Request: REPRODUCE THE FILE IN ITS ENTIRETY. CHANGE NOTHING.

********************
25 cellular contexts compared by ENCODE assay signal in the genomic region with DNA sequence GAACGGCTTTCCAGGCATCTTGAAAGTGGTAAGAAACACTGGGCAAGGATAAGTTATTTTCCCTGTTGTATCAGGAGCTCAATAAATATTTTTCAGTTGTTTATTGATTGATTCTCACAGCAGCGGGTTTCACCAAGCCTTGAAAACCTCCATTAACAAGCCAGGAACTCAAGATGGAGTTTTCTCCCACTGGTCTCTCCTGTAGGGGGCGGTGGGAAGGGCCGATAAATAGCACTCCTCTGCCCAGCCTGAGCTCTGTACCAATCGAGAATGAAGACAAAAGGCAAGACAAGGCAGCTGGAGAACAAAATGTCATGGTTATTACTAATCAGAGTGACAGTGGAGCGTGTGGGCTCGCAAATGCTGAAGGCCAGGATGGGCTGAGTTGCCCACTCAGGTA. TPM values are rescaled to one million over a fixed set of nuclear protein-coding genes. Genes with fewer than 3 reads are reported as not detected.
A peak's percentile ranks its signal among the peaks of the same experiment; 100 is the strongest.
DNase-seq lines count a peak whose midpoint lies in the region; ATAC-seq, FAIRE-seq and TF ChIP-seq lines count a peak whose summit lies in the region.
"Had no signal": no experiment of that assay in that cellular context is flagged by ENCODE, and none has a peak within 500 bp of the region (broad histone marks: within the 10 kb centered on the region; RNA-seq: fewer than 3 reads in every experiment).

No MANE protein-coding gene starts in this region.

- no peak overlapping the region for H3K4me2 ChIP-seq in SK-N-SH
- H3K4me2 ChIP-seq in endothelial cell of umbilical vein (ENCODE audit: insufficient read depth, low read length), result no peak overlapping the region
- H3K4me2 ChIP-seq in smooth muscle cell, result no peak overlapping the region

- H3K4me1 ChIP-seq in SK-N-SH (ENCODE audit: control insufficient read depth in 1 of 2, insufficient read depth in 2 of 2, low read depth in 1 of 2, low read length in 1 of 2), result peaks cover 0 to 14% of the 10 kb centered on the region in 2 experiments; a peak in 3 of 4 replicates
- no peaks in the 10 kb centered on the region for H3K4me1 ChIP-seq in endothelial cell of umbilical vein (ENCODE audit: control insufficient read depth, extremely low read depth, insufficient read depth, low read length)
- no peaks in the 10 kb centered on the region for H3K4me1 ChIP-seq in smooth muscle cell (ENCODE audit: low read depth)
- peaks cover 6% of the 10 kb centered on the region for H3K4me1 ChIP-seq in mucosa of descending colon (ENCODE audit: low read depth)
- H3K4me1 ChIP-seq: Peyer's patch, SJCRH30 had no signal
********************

25 cellular contexts compared by ENCODE assay signal in the genomic region with DNA sequence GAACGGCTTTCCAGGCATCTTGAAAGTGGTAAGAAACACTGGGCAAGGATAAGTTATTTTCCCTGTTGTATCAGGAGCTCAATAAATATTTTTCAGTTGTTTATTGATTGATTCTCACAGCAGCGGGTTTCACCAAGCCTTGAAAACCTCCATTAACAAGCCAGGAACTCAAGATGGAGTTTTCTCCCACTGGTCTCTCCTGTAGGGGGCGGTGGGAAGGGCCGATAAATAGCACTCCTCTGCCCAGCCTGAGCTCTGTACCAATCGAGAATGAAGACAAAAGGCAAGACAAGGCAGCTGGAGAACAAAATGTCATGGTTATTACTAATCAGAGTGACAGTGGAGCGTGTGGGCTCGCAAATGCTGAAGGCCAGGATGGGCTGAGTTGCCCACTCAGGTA. TPM values are rescaled to one million over a fixed set of nuclear protein-coding genes. Genes with fewer than 3 reads are reported as not detected.
A peak's percentile ranks its signal among the peaks of the same experiment; 100 is the strongest.
DNase-seq lines count a peak whose midpoint lies in the region; ATAC-seq, FAIRE-seq and TF ChIP-seq lines count a peak whose summit lies in the region.
"Had no signal": no experiment of that assay in that cellular context is flagged by ENCODE, and none has a peak within 500 bp of the region (broad histone marks: within the 10 kb centered on the region; RNA-seq: fewer than 3 reads in every experiment).

No MANE protein-coding gene starts in this region.

- no peak overlapping the region for H3K4me2 ChIP-seq in SK-N-SH
- H3K4me2 ChIP-seq in endothelial cell of umbilical vein (ENCODE audit: insufficient read depth, low read length), result no peak overlapping the region
- H3K4me2 ChIP-seq in smooth muscle cell, result no peak overlapping the region

- H3K4me1 ChIP-seq in SK-N-SH (ENCODE audit: control insufficient read depth in 1 of 2, insufficient read depth in 2 of 2, low read depth in 1 of 2, low read length in 1 of 2), result peaks cover 0 to 14% of the 10 kb centered on the region in 2 experiments; a peak in 3 of 4 replicates
- no peaks in the 10 kb centered on the region for H3K4me1 ChIP-seq in endothelial cell of umbilical vein (ENCODE audit: control insufficient read depth, extremely low read depth, insufficient read depth, low read length)
- no peaks in the 10 kb centered on the region for H3K4me1 ChIP-seq in smooth muscle cell (ENCODE audit: low read depth)
- peaks cover 6% of the 10 kb centered on the region for H3K4me1 ChIP-seq in mucosa of descending colon (ENCODE audit: low read depth)
- H3K4me1 ChIP-seq: Peyer's patch, SJCRH30 had no signal